Campaigns for, against pot legalization heat up

Measure 91 is the ballot measure to legalize marijuana in Oregon

An undated photo inside a Washington state marijuana retail business. (KOIN 6)
An undated photo inside a Washington state marijuana retail business. (KOIN 6)

PORTLAND, Ore. (KOIN 6) — At the same time the Democratic Party of Oregon gave its formal blessing to legalize marijuana, Oregon sheriffs and district attorneys are teaming up to back efforts to oppose the drug’s legalization.

Opponents of legalizing marijuana said Wednesday that they’re slowly but surely joining forces to battle the $2.3 million worth of advertisements set to air in favor of legalization.

“We won’t be able to compete with their $2.3 million worth of advertising, but we’re gonna have a lot of grass root support,” said Darrell Fuller with the Sheriff’s Association.

Fuller added the association anticipates eventually having enough money to back their campaign with a media presence as well, but to date, they have nothing in their coffers.

On the other hand, Vote Yes on 91 has more than $1.5 million.

“The biggest opposition is getting the word out to people,” said Peter Zuckerman with New Approach Oregon, which is behind Vote Yes on 91.

Zuckerman said treating marijuana use as a crime has failed and coalitions, such as the Sheriff’s Association, need to accept that.

“There are more important things for law enforcement resources to be focused on…and it’s time for a new approach. And a growing number of Oregonians are open to the case, and we are going to fight for every vote,” Zuckerman said.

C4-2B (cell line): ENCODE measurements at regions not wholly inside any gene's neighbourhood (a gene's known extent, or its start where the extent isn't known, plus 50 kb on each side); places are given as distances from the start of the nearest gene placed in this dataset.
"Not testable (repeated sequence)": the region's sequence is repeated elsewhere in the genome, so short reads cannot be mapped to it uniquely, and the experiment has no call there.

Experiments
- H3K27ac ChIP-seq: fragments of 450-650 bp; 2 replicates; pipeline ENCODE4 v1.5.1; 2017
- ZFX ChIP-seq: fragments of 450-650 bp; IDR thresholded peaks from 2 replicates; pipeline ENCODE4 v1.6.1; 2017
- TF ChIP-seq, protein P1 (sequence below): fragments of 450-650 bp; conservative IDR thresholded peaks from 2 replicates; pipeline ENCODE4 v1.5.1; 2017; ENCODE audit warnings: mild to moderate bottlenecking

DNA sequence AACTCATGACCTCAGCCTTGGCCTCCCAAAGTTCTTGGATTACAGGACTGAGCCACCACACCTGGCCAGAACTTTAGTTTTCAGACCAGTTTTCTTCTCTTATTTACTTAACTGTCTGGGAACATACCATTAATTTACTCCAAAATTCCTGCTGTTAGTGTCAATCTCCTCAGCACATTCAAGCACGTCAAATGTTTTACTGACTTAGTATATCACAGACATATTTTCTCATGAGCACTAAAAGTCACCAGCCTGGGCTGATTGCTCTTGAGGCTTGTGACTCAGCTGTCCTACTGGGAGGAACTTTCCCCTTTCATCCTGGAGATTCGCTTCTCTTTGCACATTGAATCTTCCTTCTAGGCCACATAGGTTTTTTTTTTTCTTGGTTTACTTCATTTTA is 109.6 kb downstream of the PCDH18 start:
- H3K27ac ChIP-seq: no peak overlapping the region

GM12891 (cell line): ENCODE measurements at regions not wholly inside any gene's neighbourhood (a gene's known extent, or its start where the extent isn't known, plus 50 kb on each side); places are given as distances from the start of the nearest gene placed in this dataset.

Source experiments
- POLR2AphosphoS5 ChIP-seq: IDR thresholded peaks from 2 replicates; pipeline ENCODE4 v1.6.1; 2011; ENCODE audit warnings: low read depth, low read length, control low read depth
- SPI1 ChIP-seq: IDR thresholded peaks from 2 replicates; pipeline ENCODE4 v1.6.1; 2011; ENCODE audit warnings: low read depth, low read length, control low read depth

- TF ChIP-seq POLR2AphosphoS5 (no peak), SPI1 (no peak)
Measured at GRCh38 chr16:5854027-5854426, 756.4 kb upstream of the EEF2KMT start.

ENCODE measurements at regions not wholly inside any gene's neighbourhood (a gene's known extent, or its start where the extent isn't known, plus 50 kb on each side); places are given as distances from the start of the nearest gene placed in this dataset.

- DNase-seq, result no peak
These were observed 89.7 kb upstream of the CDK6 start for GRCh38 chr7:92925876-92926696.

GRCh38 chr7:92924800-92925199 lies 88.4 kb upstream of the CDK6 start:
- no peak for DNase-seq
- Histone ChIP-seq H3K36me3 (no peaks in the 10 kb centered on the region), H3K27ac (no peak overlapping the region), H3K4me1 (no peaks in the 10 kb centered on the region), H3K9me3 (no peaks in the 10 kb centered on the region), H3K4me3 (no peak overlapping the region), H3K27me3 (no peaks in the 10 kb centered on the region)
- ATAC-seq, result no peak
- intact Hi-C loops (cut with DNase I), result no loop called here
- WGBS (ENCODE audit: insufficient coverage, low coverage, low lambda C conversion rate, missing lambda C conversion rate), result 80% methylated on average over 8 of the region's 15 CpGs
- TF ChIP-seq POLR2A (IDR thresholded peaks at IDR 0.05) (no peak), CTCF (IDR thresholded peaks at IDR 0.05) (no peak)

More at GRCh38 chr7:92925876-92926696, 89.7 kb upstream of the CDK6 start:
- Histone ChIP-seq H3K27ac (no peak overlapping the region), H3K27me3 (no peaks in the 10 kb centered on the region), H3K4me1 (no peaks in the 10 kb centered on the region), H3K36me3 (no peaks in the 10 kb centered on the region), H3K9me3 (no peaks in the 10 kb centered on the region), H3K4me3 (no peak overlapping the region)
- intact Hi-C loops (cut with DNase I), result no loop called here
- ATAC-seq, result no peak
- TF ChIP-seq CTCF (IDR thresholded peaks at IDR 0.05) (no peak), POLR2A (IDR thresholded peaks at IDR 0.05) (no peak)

The fight to legalize marijuana also gained the official support of the Democratic Party of Oregon on Wednesday.

The party announced its positions on all seven 2014 ballot measures. Chairman Frank Dixon said in a statement that a large majority of Democrats now support legalization, and Measure 91 takes “the right approach” to regulating the drug.

Democrats also supported measures requiring labels for genetically modified foods and granting driving privileges to people who can’t prove they’re legally in the United States.

Democrats came out against only one measure. It would replace the current Republican and Democratic primaries with a top-two system that advances the top vote-getters regardless of party.

The party’s official positions are determined by about 300 party leaders.

Meanwhile, opponents continue to point out the downsides if marijuana were to be legalized.

“Fatalities are on the rise in Washington after they legalized marijuana,” said Matt Shirtcliff with the Oregon District Attorneys Association.

A spokesperson for the association said some members plan to join a “Marijuana Education Tour” that is put on by the same group that recently took out a full-page, anti-marijuana ad in the New York Times.

Anti-drug activist Kevin Sabet will lead the tour, which is funded by a federal grant, through Oregon a month before Election Day and talk about marijuana. The tour is not campaigning against Measure 91.

“Sure it’s around election time, but it’s also to educate the citizens,” said Shirtcliff

Zuckerman said he’s not buying that argument.

“Calling this an education tour is preposterous,” he said. “Taxpayer money should not be covertly used to influence an election.”

The Sheriff’s Association said it plans to launch their anti-marijuana campaign soon after Labor Day.

The Associated Press contributed to this report.

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